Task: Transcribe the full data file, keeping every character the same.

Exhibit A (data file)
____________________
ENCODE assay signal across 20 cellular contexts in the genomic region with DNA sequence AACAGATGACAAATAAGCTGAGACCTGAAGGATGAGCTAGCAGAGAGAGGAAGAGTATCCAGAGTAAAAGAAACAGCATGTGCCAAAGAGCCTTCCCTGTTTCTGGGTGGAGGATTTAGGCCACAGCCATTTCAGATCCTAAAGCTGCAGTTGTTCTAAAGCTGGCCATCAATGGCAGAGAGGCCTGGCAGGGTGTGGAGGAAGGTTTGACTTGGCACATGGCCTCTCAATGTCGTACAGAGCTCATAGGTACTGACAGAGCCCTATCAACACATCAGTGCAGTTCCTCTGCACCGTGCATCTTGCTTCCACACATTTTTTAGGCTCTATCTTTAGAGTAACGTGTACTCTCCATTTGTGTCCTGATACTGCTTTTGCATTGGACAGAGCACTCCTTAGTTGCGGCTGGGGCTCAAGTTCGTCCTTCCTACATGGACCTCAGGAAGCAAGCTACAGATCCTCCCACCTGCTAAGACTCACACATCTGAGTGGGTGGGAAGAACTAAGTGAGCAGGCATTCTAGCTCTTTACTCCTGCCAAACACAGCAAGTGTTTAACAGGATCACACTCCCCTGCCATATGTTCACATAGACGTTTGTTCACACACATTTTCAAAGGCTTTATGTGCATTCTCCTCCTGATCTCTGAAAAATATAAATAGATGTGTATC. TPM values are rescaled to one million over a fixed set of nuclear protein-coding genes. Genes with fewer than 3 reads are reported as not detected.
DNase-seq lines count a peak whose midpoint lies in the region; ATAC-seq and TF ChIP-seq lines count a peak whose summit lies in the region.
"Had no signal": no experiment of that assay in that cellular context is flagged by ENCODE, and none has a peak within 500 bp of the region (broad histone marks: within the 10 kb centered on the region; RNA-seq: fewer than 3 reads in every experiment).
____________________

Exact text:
ENCODE assay signal across 20 cellular contexts in the genomic region with DNA sequence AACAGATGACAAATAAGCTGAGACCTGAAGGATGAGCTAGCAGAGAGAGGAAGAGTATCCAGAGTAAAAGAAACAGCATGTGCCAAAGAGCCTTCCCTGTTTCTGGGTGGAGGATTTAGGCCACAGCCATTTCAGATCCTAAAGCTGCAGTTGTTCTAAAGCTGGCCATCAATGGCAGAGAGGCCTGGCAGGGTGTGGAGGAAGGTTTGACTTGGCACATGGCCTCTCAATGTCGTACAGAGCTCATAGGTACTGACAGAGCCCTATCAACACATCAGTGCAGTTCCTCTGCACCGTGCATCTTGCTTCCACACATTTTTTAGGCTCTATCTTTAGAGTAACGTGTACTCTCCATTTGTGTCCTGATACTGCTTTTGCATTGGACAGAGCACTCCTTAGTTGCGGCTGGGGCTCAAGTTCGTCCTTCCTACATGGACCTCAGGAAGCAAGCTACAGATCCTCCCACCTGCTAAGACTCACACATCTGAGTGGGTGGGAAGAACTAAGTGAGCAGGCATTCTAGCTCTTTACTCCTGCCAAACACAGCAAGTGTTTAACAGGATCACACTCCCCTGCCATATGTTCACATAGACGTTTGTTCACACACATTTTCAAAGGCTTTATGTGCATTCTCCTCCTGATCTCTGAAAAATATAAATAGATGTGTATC. TPM values are rescaled to one million over a fixed set of nuclear protein-coding genes. Genes with fewer than 3 reads are reported as not detected.
DNase-seq lines count a peak whose midpoint lies in the region; ATAC-seq and TF ChIP-seq lines count a peak whose summit lies in the region.
"Had no signal": no experiment of that assay in that cellular context is flagged by ENCODE, and none has a peak within 500 bp of the region (broad histone marks: within the 10 kb centered on the region; RNA-seq: fewer than 3 reads in every experiment).